A cheap dollar means stronger Asian currencies - which makes Asian exports more expensive. Some central banks, such as the Bank of Japan have been buying dollars to slow their currencies' rise. Some market analysts expect the Bank of Japan, in its meeting Thursday and Friday, to approve its own quantitative easing to boost the Japanese economy

The Taiwan dollar, the Korean won, Malaysian ringgit, and the Chinese yuan rose Thursday, but the dollar strengthened slightly against the Japanese yen.

All these concerns come as the leaders of 20 leading economies prepare to meet in Seoul next week to discuss ways to coordinate economic policies.

You May Like

Sydney Hostage-taker Failed to Manipulate Social Media

Gunman forced captives to use personal Facebook, YouTube accounts to issue his demands; online community helped flag messages, urged others not to share them More

UN Seeks $8.4 Billion to Help War-Hit Syrians

Effort aimed at helping Syrians displaced within their own country and those who've fled to neighboring ones More

Who Are the Pakistani Taliban?

It's an umbrella group of militant organizations whose objective is enforcement of Sharia in Pakistan 'whether through peace or war' More

This forum has been closed.
Comments
     
There are no comments in this forum. Be first and add one

Featured Videos

Your JavaScript is turned off or you have an old version of Adobe's Flash Player. Get the latest Flash player.
Will Pakistan School Shooting Galvanize Pakistan Against Extremism?i
X
Ayesha Tanzeem
December 17, 2014 11:54 AM
The attack on a military school in Pakistan’s northwest city of Peshawar left 141 dead, including 132 children. Strong statements of condemnation poured in from across the world. The country announced three days of mourning, and the leadership, both political and military, promised retribution. VOA's Ayesha Tanzeem looks at how likely the Pakistani government is to clamp down on all extremist groups.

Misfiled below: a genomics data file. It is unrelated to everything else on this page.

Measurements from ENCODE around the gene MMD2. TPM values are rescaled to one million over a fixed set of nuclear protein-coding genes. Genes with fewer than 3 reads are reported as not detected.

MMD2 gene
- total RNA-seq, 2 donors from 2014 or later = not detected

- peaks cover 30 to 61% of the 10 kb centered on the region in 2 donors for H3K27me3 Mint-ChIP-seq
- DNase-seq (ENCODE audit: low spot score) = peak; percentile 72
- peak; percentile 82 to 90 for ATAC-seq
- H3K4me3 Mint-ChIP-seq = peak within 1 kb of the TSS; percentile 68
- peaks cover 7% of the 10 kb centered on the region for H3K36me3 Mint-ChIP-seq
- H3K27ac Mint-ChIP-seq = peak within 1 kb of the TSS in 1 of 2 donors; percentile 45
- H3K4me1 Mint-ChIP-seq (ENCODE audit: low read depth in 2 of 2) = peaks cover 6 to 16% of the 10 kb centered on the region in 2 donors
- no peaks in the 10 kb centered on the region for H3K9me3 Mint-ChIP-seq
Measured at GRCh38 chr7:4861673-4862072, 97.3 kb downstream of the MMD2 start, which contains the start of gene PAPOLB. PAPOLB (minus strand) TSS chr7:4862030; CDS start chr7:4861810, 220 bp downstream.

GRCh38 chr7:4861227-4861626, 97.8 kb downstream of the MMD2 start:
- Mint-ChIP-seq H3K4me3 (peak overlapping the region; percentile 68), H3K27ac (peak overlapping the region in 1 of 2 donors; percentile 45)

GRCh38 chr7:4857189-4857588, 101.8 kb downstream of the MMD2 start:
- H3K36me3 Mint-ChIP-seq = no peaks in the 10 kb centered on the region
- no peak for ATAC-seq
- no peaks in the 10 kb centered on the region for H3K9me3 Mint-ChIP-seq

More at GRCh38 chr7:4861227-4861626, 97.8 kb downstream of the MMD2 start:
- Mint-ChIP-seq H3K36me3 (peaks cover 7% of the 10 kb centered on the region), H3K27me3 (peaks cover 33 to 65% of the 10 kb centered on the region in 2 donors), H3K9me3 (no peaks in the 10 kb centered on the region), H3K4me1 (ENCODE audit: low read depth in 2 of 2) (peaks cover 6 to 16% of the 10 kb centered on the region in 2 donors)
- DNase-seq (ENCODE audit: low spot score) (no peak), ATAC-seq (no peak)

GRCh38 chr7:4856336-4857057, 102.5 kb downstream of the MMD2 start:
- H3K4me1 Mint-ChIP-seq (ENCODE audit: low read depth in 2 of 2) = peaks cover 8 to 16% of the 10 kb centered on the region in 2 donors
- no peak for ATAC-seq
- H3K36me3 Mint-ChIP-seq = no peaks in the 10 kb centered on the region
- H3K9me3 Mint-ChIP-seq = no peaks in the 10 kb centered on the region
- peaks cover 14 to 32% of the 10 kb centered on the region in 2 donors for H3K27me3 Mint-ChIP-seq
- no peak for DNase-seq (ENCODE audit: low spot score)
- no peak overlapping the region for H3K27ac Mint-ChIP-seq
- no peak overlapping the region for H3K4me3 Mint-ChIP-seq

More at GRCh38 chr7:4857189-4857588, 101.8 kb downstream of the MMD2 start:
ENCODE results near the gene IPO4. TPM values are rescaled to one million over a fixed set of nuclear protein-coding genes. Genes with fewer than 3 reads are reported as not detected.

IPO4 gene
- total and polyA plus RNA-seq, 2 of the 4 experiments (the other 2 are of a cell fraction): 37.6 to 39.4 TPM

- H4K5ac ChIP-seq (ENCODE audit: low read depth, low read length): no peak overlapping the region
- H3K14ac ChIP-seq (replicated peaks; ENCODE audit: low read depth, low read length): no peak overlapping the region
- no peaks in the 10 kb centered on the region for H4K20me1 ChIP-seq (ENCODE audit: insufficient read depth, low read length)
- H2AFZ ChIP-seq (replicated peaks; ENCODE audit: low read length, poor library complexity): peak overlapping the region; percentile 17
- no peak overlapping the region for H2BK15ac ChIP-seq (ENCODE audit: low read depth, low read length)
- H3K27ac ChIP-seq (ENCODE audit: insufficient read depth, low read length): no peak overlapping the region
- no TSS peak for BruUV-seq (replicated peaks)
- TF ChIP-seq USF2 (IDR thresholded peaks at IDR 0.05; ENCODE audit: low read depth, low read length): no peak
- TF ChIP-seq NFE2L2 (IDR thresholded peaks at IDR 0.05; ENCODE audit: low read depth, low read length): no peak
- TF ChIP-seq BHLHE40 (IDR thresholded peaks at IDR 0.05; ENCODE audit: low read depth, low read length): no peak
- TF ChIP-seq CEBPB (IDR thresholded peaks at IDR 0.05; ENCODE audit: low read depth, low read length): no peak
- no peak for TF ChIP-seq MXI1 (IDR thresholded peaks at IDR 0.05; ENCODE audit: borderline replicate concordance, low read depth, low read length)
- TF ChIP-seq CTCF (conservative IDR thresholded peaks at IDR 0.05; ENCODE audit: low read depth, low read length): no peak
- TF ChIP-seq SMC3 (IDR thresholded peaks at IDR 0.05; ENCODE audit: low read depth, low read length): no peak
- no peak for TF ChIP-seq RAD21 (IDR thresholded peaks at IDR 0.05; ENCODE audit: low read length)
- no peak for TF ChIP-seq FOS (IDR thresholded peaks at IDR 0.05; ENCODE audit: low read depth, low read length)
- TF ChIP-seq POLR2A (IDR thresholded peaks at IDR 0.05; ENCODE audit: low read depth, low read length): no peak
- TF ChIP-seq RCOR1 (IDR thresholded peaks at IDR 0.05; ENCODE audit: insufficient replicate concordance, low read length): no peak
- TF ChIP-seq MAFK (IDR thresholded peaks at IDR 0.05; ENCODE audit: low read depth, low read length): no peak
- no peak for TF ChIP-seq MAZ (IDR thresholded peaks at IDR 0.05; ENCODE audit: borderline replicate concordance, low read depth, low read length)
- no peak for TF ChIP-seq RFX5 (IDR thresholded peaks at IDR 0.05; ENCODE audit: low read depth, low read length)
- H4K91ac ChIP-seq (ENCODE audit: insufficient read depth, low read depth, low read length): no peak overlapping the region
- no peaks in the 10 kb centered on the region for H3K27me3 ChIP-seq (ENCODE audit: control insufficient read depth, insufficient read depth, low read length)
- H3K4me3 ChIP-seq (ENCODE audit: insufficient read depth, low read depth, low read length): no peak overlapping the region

Video

Video Will Pakistan School Shooting Galvanize Pakistan Against Extremism?

The attack on a military school in Pakistan’s northwest city of Peshawar left 141 dead, including 132 children. Strong statements of condemnation poured in from across the world. The country announced three days of mourning, and the leadership, both political and military, promised retribution. VOA's Ayesha Tanzeem looks at how likely the Pakistani government is to clamp down on all extremist groups.
Video

Video ‘Anti-Islamization’ Marches Increase Tensions In Germany

Anti-immigrant rallies in Germany have been building in recent weeks, peaking Monday night in the city of Dresden where tens of thousands of people turned out to demonstrate against what they call the ‘Islamization’ of the West. Germany has offered asylum to more Syrian refugees than any other country, and this appears to have set off the protests. Henry Ridgwell reports from London.